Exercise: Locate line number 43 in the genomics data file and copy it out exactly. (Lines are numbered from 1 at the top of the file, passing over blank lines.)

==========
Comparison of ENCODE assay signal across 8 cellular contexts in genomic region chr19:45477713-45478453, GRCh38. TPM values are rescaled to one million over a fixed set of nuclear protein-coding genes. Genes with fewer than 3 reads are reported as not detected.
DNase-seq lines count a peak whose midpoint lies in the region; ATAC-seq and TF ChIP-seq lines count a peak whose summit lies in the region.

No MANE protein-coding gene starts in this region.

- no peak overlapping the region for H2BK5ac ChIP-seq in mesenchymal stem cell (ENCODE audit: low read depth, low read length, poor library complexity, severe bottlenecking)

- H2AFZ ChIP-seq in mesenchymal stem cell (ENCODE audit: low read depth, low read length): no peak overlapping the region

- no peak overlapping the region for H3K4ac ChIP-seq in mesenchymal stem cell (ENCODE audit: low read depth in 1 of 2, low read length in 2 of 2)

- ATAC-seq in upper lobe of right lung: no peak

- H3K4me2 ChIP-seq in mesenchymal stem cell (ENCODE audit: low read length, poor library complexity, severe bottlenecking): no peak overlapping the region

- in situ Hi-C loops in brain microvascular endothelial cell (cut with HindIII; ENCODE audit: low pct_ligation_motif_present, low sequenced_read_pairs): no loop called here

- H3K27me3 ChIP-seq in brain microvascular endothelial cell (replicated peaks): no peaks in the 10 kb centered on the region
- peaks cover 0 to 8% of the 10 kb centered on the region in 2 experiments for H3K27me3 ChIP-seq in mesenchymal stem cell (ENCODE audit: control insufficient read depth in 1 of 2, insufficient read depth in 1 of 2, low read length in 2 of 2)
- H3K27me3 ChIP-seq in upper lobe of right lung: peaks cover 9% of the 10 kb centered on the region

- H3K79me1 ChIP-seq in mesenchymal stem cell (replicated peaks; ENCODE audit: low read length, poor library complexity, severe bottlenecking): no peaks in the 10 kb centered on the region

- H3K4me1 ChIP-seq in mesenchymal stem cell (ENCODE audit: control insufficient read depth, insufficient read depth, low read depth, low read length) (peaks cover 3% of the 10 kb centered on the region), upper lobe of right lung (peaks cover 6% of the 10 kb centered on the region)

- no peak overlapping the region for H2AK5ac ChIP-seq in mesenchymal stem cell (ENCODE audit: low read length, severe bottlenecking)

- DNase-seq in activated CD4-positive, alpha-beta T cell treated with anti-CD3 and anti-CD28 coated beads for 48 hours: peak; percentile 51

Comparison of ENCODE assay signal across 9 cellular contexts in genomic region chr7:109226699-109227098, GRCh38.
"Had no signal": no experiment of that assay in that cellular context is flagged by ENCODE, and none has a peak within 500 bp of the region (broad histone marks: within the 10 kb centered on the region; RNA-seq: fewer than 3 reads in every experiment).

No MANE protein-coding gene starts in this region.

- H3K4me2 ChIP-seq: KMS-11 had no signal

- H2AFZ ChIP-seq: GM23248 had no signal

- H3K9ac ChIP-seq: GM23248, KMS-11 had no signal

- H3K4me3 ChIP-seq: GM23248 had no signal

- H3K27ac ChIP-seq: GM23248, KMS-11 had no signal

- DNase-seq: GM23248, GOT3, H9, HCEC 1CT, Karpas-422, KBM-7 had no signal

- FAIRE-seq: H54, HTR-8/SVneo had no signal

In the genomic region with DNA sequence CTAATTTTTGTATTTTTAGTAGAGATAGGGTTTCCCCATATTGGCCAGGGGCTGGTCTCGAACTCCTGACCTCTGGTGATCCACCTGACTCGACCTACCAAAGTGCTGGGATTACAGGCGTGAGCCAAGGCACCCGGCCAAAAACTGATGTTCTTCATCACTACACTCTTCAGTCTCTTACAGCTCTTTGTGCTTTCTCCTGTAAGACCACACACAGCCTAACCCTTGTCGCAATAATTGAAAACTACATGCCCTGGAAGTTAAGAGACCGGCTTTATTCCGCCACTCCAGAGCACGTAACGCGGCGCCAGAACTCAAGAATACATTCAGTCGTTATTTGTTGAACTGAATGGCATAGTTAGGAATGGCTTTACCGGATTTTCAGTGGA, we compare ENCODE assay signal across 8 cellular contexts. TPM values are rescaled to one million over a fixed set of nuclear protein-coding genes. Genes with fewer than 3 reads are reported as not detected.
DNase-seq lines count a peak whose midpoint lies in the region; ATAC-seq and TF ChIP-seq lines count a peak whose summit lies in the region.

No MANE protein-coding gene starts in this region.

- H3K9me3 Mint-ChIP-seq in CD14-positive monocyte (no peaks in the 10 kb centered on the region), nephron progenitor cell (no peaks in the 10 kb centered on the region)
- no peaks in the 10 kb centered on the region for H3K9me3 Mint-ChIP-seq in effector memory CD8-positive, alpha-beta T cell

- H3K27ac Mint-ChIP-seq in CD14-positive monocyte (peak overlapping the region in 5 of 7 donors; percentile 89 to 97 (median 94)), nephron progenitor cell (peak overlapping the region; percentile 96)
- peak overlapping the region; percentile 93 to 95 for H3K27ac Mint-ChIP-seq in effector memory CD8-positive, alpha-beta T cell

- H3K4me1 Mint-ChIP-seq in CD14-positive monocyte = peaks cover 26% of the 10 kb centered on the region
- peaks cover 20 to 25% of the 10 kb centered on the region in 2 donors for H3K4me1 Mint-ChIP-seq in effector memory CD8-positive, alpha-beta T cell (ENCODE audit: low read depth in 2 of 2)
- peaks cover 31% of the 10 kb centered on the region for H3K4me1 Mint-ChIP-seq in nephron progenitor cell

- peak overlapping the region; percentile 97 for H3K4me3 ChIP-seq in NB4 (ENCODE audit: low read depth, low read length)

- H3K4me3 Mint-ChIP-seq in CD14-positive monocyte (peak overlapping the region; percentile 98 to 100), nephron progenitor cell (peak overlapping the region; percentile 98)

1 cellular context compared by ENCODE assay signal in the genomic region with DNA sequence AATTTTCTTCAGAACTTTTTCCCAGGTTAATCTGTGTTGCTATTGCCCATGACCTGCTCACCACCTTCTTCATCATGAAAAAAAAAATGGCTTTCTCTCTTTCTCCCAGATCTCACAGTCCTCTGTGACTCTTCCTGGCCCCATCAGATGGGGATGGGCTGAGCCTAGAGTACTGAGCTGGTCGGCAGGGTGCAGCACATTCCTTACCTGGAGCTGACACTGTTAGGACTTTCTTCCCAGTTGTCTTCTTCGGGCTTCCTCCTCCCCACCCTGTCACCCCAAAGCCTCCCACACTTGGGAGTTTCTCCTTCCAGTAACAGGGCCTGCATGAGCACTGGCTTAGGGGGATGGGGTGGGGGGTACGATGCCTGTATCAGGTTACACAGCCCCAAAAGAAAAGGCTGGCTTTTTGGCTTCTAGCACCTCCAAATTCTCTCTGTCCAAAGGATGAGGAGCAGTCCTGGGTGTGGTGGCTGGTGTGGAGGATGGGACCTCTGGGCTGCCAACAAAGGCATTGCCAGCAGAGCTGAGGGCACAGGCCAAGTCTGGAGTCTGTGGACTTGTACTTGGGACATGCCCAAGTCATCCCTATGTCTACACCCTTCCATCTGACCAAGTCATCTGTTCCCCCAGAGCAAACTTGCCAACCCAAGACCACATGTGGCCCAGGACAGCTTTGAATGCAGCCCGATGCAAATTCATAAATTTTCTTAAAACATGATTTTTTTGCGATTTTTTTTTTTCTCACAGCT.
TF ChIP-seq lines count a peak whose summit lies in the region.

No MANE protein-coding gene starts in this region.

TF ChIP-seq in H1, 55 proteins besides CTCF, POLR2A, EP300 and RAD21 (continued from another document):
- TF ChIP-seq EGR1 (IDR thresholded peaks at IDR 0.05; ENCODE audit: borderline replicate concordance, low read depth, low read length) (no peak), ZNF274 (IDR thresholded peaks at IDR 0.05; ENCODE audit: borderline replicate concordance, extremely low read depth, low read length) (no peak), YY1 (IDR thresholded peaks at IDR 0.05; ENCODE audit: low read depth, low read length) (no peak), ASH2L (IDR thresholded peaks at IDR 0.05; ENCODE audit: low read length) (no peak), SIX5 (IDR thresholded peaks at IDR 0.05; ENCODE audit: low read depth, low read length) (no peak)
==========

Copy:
- TF ChIP-seq EGR1 (IDR thresholded peaks at IDR 0.05; ENCODE audit: borderline replicate concordance, low read depth, low read length) (no peak), ZNF274 (IDR thresholded peaks at IDR 0.05; ENCODE audit: borderline replicate concordance, extremely low read depth, low read length) (no peak), YY1 (IDR thresholded peaks at IDR 0.05; ENCODE audit: low read depth, low read length) (no peak), ASH2L (IDR thresholded peaks at IDR 0.05; ENCODE audit: low read length) (no peak), SIX5 (IDR thresholded peaks at IDR 0.05; ENCODE audit: low read depth, low read length) (no peak)